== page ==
During my childhood, I enjoyed playing games such as Chinese checkers and Monopoly with my family and friends. However, I never thought these games, now called board games, can be used for therapy.
I had the privilege of attending a board game for therapy training in March, and would like to share what I gained from the session:
What are board games?
Board games refers to all games that are fun, played at a table yet with a clear objective. It started in Germany during the 1990s and has gained worldwide popularity since.
The 4 steps to use Board games for therapy are: observation, analysis, diagnosis and therapy.
What I gained from the training session:
1. To relax and play which by themselves can already relieve stress: we all enjoyed the games a lot during the training session. I believe the relaxation of clients during a session could already achieve a certain level of therapy.
2. To learn a new method of counselling to help children with special needs in the future. One purpose of therapeutic board games is to improve concentration and hand to eye coordination. I once played a game of building a tree with leaves and fruits (similar to the wooden blocks stacking game) which requires very steady hand movements.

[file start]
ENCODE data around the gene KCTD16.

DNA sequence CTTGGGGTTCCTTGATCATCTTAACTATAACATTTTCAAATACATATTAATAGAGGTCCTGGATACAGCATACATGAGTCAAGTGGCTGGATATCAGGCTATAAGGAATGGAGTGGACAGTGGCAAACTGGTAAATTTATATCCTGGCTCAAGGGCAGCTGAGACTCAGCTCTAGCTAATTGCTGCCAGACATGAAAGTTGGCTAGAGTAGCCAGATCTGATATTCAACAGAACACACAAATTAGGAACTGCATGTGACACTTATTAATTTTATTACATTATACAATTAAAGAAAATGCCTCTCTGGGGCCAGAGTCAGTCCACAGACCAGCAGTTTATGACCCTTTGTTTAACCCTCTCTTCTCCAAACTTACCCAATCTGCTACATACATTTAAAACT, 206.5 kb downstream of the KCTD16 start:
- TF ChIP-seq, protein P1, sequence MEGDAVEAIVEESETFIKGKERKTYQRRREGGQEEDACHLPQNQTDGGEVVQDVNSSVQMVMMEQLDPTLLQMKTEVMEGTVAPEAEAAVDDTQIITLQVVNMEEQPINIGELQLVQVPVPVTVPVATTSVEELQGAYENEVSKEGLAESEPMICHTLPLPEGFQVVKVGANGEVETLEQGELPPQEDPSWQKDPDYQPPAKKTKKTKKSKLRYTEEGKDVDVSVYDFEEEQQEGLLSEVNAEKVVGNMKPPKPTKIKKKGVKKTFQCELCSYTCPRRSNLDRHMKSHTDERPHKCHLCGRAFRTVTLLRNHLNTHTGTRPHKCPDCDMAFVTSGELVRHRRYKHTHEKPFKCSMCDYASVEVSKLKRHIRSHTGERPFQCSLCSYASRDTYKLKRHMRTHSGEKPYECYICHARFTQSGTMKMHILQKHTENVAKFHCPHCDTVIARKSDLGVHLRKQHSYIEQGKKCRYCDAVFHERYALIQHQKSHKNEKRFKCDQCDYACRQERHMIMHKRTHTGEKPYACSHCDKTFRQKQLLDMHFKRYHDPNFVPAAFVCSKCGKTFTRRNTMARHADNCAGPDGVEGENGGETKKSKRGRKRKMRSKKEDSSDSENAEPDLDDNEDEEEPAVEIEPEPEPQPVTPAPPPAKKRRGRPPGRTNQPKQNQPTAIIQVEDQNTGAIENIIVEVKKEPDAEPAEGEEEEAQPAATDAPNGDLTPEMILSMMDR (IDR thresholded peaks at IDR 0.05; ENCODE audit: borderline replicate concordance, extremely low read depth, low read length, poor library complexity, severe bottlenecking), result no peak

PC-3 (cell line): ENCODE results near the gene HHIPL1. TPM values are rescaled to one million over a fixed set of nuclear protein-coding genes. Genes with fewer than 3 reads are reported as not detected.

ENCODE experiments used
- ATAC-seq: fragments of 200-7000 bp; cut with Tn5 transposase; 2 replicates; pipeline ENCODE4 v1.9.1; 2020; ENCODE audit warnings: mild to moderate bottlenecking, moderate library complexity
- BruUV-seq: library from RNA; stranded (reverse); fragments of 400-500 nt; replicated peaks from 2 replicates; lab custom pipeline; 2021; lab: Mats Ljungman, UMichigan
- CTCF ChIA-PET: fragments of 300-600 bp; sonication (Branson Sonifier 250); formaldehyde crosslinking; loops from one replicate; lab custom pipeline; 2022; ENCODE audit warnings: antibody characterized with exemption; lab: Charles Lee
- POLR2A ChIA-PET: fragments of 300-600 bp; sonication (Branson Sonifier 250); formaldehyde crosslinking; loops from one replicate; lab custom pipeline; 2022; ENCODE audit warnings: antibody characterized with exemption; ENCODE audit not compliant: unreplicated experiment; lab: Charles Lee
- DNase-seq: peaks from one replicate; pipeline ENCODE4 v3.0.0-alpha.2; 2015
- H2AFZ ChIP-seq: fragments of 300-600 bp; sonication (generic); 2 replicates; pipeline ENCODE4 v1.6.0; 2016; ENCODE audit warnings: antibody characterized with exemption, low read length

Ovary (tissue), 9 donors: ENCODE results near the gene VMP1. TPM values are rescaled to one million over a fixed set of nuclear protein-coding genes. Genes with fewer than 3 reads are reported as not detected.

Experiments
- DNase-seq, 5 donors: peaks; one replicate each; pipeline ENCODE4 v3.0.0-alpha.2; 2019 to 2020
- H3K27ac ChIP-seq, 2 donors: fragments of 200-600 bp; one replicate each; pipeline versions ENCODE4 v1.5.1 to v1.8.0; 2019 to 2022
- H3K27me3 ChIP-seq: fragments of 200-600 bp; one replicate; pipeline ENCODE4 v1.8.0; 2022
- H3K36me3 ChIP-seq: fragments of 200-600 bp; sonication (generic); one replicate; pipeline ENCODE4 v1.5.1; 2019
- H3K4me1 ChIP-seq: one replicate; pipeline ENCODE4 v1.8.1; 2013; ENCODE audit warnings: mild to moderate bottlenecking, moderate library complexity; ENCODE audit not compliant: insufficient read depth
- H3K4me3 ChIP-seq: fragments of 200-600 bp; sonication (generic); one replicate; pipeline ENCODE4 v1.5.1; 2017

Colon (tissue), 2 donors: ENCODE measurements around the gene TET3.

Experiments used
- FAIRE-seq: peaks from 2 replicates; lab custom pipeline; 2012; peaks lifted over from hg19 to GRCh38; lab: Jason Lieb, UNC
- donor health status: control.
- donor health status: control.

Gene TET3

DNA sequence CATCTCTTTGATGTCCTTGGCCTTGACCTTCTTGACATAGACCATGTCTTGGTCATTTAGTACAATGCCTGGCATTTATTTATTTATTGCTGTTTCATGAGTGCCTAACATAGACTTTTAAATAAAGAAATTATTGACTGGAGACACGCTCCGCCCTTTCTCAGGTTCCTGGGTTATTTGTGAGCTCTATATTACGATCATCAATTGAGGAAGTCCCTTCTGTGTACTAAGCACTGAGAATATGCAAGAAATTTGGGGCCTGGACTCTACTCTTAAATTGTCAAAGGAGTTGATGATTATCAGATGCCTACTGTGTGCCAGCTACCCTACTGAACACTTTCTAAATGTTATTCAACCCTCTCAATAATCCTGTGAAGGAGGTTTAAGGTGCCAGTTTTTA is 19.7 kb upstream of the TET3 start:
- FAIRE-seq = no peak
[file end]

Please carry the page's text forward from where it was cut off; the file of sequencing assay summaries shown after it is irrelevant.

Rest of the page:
3. A natural icebreaker and a great way to get to know each other. One ice-breaking activity I have used previously with field workers and volunteers had pictures with 1, 2 or 10+ matchstick people. The participants had to pick the picture which best represents the relationship they have with their families to share with the group. The group got to know each other’s family and past experiences better through this activity, and built a deeper relationship with one another.
Conclusion: Board games is a great tool to use, whether as a therapy tool or a fun activity. Come and experience it for yourself!